$2.6 billion in federal tax returns seized to pay student loan default debts in 2017

There are so many important issues affecting millions of Americans, but it can be hard to stay focused. Amid the numerous scandals involving Russia, Stormy Daniels, racism, and misogyny, it’s easy for some issues to get less attention. While the media hasn’t spent a lot of time on student debt, it’s still a very large problem.

Tax Day was last week—and many filers got federal tax refund checks (or are awaiting them) thanks to the Earned Income Tax Credit (EITC). Unfortunately, many who are counting on getting that extra boost of money when they file may find that the government is keeping the money.

USA Today recently reported that national student loan debt continues to balloon—and that means less money for some of the people who really need it. 

[A] USA TODAY review shows that the U.S. Department of the Treasury during the 2017 federal fiscal year collected nearly $2.6 billion owed on defaulted federal student loans.

The total represents the highest ever in terms of dollar collections, according to Treasury’s Bureau of the Fiscal Service.

A look at these numbers shows that the student debt crisis is far from gone—and it isn’t going to go away unless we do something about it. Too many people are in the position of wanting to pay, but being unable to.

The collections, representing more than 1.3 million defaulted federal student loans, also increased by $200 million from the 2016 federal fiscal year. Collections for federal student loan debts have risen steadily as the Department of Education’s debt portfolio increases, according to the Treasury bureau.

Formally known as tax refund offsets, the government seizures have taken place even as total U.S. student loan debt has ballooned to an estimated all-time high of $1.4 trillion. Nearly $5.8 billion in direct federal student loans entered first-time defaults from July through September last year, the highest quarterly total since at least 2015, government records show.

While Uncle Sam may be pleased to be recovering more money, this trend comes at a cost. These seizures can actually be counterproductive and keep a struggling borrower in poverty. Taking a large chunk of cash a student borrower has been counting on can have dire effects. According to a recent report from the National Consumer Law Center, many low-income borrowers depend on the tax return for a roof over their heads.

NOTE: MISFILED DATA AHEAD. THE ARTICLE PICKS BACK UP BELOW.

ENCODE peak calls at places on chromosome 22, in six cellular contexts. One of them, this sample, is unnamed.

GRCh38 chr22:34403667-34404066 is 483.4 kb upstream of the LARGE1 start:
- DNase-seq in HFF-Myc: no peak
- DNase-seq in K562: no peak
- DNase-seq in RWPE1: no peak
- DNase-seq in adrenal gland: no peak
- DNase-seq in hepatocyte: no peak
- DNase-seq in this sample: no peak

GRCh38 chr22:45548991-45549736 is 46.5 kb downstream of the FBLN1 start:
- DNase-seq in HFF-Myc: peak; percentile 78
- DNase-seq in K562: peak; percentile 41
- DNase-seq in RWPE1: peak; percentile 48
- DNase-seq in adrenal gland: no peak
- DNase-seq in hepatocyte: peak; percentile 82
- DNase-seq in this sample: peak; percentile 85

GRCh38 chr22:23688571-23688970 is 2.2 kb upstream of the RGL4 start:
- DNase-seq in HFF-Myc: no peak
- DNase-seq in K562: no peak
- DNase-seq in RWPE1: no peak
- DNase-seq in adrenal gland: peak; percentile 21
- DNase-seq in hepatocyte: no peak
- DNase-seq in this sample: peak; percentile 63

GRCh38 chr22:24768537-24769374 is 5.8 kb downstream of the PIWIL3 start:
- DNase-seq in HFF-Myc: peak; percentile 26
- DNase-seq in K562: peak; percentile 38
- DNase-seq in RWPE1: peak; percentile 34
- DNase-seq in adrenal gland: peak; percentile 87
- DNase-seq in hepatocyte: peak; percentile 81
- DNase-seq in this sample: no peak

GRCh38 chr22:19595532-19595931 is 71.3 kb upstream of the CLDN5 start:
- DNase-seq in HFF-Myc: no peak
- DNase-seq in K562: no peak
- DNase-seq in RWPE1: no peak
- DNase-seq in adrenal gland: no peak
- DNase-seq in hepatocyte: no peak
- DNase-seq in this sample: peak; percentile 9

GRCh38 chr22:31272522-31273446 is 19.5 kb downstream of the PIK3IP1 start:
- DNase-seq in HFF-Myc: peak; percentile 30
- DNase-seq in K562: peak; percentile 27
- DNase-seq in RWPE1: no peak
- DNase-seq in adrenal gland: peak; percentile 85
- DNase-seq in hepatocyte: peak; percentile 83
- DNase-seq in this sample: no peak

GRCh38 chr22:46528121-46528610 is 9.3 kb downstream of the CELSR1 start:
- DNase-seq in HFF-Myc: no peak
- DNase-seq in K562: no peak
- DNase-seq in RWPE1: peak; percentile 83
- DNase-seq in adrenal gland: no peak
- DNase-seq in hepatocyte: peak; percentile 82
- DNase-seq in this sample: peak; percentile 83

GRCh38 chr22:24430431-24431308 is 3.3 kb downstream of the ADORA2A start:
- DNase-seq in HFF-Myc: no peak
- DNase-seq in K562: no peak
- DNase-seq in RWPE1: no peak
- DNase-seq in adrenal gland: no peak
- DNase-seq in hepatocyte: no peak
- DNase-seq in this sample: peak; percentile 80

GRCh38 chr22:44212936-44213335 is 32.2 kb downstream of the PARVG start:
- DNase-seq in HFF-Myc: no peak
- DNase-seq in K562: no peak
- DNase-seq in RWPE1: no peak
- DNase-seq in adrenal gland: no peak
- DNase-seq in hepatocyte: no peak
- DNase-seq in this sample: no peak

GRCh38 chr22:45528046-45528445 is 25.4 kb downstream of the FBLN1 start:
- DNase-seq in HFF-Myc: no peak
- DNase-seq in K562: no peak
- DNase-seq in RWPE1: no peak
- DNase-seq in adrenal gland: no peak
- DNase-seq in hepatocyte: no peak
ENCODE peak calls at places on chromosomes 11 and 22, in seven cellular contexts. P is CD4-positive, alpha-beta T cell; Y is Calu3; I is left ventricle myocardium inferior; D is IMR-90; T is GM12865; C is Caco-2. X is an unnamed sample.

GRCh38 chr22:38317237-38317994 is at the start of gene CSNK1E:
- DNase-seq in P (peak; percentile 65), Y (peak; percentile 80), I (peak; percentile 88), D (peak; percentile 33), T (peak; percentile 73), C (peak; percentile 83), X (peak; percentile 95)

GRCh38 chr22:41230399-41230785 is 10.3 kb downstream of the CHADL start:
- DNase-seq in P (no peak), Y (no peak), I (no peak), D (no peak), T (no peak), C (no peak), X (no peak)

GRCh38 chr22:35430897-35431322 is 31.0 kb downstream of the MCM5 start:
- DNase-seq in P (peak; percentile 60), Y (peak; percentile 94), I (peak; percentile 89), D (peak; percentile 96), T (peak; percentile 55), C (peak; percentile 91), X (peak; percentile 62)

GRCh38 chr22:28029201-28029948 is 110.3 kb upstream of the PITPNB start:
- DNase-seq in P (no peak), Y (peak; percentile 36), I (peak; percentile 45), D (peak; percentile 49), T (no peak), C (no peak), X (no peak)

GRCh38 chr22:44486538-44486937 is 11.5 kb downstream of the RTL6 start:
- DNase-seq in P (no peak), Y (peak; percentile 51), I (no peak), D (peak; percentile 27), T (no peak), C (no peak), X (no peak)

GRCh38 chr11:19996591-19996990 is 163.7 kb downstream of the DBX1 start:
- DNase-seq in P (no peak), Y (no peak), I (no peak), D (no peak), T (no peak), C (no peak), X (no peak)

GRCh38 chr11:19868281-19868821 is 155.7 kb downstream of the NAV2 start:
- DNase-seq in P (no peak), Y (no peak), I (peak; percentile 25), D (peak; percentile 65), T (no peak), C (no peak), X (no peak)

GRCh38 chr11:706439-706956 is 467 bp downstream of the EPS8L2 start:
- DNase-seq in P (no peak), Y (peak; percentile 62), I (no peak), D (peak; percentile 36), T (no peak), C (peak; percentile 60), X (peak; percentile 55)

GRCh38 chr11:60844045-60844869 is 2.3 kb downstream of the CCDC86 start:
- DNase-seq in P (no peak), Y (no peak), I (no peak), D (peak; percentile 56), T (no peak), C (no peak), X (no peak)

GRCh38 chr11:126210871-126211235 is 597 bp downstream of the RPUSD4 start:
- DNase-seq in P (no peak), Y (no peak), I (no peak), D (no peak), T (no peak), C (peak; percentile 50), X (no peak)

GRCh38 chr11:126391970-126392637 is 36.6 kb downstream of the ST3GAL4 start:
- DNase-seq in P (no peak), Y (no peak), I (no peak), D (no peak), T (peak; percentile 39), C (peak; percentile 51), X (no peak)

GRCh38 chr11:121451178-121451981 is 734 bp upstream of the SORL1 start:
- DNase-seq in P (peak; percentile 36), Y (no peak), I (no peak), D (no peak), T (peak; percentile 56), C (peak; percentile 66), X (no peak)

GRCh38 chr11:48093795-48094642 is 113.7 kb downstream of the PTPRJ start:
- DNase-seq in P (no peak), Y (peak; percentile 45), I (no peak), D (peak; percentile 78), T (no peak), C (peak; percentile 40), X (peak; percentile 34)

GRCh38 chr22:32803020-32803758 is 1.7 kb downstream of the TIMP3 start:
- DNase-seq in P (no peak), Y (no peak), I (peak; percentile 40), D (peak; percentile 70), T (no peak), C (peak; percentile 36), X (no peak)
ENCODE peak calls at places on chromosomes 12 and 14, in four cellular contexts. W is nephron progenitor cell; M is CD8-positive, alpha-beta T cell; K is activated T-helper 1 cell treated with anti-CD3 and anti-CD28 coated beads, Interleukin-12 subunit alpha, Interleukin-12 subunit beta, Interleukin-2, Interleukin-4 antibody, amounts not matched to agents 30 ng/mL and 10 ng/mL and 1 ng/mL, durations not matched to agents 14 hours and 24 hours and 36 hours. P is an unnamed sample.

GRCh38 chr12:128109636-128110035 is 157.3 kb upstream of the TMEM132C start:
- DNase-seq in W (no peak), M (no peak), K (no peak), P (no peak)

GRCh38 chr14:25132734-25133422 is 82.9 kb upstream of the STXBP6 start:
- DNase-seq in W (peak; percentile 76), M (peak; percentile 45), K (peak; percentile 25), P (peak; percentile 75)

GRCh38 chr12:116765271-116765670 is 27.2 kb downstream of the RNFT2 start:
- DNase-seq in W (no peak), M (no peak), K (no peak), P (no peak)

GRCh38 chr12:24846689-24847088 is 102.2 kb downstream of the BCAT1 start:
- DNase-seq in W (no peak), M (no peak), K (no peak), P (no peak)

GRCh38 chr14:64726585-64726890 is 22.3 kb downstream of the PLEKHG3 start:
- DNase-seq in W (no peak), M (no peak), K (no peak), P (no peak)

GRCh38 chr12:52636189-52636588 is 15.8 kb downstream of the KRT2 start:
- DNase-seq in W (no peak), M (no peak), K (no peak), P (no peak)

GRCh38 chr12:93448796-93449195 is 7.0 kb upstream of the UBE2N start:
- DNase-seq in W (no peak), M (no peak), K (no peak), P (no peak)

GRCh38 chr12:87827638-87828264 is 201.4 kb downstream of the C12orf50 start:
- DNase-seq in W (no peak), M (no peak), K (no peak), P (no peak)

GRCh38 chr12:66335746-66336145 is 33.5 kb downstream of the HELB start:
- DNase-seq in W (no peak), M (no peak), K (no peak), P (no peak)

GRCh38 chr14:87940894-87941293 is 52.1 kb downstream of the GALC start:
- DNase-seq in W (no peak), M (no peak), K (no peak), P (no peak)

One of the most common complaints from borrowers is that losing their tax refund will impacttheir ability to stay in their home or to move their family into a safe home. Many borrowersreported being behind on rent or utilities and had been relying on their expected refund to getcaught up, and to ensure that they could stay in their homes. Some reported feeling unsafe intheir current situation and had hopes that their refund would give them the means to move to a safer location.

The government is getting more money that is owed to them—but at what cost? Is it truly helpful to punish low-income people who “did the right thing” and got an education by taking away one of the new extra boosts of money they’ll ever have? By trying to repay debts by seizing families’ EITC—something is meant to help the most financially vulernable—keeps them in a vicious cycle that got them into financial trouble in the first place.

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